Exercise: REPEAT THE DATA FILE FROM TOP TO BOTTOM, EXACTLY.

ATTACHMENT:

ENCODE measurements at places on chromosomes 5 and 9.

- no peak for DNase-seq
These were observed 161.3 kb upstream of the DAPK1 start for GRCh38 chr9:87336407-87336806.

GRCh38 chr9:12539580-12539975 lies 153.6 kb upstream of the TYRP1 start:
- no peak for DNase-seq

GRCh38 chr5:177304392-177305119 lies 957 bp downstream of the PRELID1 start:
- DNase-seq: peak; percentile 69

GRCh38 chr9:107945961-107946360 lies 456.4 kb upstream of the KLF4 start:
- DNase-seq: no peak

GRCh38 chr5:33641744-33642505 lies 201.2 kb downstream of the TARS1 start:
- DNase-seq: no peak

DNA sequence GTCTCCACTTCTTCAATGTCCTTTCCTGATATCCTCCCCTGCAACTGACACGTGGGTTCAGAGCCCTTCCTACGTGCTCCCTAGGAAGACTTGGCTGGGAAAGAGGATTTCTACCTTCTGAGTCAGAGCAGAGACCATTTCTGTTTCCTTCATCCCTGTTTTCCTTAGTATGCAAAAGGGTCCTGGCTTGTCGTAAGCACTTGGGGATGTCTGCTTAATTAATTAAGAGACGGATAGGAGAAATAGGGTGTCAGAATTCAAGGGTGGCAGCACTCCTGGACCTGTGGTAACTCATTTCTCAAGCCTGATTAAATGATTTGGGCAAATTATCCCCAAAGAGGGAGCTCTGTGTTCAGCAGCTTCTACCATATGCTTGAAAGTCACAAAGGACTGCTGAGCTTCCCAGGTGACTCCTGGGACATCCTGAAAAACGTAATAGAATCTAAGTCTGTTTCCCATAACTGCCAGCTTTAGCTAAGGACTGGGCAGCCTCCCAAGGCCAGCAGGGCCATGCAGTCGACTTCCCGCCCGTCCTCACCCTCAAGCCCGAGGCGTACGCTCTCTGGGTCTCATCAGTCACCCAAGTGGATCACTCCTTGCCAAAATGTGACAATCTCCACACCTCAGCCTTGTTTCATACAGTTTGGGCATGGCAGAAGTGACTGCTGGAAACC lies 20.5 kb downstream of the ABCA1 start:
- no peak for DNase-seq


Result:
ENCODE measurements at places on chromosomes 5 and 9.

- no peak for DNase-seq
These were observed 161.3 kb upstream of the DAPK1 start for GRCh38 chr9:87336407-87336806.

GRCh38 chr9:12539580-12539975 lies 153.6 kb upstream of the TYRP1 start:
- no peak for DNase-seq

GRCh38 chr5:177304392-177305119 lies 957 bp downstream of the PRELID1 start:
- DNase-seq: peak; percentile 69

GRCh38 chr9:107945961-107946360 lies 456.4 kb upstream of the KLF4 start:
- DNase-seq: no peak

GRCh38 chr5:33641744-33642505 lies 201.2 kb downstream of the TARS1 start:
- DNase-seq: no peak

DNA sequence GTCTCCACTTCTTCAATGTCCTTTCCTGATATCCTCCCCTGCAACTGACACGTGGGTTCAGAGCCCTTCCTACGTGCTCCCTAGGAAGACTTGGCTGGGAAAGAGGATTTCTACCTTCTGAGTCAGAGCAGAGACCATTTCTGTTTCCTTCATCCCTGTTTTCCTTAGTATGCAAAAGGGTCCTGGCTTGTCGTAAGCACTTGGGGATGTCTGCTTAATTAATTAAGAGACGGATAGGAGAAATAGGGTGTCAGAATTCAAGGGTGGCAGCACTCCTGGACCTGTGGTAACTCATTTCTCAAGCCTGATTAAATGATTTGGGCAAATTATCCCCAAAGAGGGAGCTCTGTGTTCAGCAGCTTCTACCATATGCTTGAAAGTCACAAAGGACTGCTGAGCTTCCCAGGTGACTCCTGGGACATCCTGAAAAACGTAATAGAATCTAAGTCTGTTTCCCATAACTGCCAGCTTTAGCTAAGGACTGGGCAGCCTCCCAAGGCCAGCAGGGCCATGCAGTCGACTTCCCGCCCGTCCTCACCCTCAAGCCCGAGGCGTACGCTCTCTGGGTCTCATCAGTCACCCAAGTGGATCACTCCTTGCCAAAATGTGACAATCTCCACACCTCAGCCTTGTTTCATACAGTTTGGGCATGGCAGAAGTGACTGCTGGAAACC lies 20.5 kb downstream of the ABCA1 start:
- no peak for DNase-seq